Have you ever pulled open the doors of your wardrobe, only to find yourself muttering (or groaning loudly) that you have nothing to wear? Yes, so have I. At this point it can be tempting to rush out and buy something new, fun and affordable. But if it’s this kind of quick-fix buying that leads to the ‘nothing to wear’ dilemma in the first place, then we’re just running in circles.
Cue the ‘capsule wardrobe.’ The term was coined by British fashion icon Susie Faux in the 1970s. It refers to a collection of 30-40 practical and versatile pieces of clothing put together with the intention of being an entire wardrobe for a season. While the concept isn’t new, in the age of fast fashion it represents a shift in thinking about how we wear clothes, which could inspire important change in our consumption habits.
Why we love it, and why you’ll love it too
In our busy lives, many of us reach the point of decision fatigue early on in our day. By narrowing your wardrobe down to thoughtfully selected essentials you’re saving yourself multiple decisions every day. Alongside the everyday stresses, thinking mindfully about how our fashion purchases might improve our daily lives fosters an emphasis on quality over quantity, reducing waste and saving us money in the long term.
Where to begin?
Building a capsule wardrobe is about choosing a logical selection of clothing that you not only love to wear, but that is practical and versatile. To begin the process you may need to pull everything out of your closet and take stock. Some questions you can ask yourself about each item are:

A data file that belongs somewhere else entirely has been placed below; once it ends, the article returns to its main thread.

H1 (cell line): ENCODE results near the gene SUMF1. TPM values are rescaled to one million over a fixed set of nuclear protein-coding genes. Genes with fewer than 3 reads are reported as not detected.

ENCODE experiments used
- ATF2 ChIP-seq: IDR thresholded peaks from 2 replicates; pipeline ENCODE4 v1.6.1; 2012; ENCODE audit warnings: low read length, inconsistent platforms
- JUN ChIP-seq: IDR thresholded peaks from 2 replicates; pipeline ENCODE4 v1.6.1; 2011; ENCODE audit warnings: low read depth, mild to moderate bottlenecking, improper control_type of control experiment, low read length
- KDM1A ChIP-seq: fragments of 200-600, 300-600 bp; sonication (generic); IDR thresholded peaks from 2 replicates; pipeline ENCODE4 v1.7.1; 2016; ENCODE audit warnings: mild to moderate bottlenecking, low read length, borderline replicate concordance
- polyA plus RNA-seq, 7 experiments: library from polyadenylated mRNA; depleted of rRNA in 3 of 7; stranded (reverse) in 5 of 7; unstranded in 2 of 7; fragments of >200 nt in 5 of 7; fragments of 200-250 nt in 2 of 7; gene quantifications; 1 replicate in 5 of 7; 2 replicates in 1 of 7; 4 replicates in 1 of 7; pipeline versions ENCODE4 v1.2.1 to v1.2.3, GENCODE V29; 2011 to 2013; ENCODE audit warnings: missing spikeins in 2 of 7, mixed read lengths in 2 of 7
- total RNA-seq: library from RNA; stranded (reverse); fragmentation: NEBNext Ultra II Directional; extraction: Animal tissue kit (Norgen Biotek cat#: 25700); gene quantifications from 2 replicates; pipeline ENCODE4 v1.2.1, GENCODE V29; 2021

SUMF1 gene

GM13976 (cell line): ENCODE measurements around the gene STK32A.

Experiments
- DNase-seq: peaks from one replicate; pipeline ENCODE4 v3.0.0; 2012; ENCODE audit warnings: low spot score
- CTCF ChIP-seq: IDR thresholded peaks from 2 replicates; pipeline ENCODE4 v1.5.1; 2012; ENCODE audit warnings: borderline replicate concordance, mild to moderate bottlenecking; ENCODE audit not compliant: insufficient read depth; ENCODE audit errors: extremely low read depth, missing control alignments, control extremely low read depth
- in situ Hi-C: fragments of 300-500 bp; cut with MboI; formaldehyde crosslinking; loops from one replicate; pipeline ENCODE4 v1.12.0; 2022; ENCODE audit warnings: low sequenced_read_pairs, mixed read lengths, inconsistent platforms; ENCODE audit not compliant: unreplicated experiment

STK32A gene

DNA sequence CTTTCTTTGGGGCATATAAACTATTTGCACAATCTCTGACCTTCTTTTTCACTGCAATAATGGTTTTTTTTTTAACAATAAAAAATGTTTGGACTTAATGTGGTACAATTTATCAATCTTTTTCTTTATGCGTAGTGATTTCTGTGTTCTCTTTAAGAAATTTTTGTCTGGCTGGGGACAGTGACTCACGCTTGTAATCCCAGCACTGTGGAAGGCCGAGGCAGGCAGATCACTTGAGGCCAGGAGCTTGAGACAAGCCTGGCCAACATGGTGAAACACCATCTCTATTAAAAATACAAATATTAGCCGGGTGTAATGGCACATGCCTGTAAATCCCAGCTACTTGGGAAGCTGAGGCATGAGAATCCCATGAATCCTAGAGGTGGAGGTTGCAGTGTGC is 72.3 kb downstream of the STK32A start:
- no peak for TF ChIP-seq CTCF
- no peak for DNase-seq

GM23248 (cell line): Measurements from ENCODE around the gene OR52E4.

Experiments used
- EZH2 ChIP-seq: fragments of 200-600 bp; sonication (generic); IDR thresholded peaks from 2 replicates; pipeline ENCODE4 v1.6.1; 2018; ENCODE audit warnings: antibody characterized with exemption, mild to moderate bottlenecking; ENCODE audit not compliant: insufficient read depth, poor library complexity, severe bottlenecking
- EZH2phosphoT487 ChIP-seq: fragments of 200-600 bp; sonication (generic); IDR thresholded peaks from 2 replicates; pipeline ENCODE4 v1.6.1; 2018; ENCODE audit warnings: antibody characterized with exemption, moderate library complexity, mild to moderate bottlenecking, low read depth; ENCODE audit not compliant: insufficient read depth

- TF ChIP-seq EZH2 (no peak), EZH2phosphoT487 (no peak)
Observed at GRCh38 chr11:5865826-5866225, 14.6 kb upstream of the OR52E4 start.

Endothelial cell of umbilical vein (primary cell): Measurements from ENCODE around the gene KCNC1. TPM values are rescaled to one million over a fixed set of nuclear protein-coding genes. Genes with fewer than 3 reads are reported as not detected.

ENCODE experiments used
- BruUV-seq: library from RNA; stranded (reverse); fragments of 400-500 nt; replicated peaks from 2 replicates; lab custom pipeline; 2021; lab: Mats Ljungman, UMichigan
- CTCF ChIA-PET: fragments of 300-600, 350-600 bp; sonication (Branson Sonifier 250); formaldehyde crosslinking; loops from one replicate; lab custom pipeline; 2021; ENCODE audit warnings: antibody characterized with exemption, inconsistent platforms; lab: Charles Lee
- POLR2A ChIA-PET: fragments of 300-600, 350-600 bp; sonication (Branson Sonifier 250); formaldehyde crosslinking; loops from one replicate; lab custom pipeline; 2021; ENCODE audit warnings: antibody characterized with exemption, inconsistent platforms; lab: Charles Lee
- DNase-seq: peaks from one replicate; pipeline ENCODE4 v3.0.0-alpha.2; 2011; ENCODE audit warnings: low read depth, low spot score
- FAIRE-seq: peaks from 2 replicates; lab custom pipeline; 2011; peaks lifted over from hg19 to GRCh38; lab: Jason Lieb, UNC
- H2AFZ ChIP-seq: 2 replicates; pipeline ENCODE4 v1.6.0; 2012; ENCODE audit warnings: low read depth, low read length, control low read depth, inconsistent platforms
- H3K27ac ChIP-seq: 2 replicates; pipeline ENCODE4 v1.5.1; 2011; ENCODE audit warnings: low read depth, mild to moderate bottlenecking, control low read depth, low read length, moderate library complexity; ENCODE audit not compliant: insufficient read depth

- Have I worn it in the last year?
- Does it fit my day-to-day lifestyle?
- Does it go with my other clothing?
- Do I LOVE it?
These will help you make decisions about what should stay and what can go. The content of your capsule wardrobe will vary depending on the season and your individual style. But importantly, you want to have a balance of tops, bottoms, layers and accessories. Neutral colours that pair well are also key.
There are numerous fashionistas and bloggers who swear by the capsule wardrobe or similar minimalist wardrobe systems. Here are some who inspire us:
New York Art Director Matilda Kahl made waves in 2015 when she wrote for Harper’s Bazaar about why she had worn the same outfit every day for three years and how it had improved her life. Harking back to the days of the school uniform might send shivers down some spines, but we dig the simple elegance of the Kahl’s ‘work uniform.’
Courtney Carver’s diagnosis with Multiple Sclerosis moved her to “create a life with time and space for what really matters.” After feeling the benefits of minimalist living, she started the popular movement Project 333, which encourages people to create a wardrobe of thirty-three items every three months.
Australian fashion blogger Sam Leigh documents her journey from “fast fashion hoarder to slow fashion minimalist” on Ecomono. You can shop ethical brands and pick up tips on how to build a minimalist wardrobe based on Australian seasons.
Verena is a dedicated minimalist, environmentalist and capsule-ist. We love her YouTube channel because it’s instructive and gives great visual inspo, showing us how many gorgeous outfits can be created with just 30-ish items of clothing.
Here is her Spring/Summer transition video:
Let’s do it!
If your wardrobe is full of bright colors and patterns or statement pieces that just won’t work with many other pieces, you may need to stock up on some more versatile items. Here are some of our favorite pieces rated ‘Great’ or ‘Good’ on the Good On You app that will act as perfect staples for the beginner’s capsule wardrobe.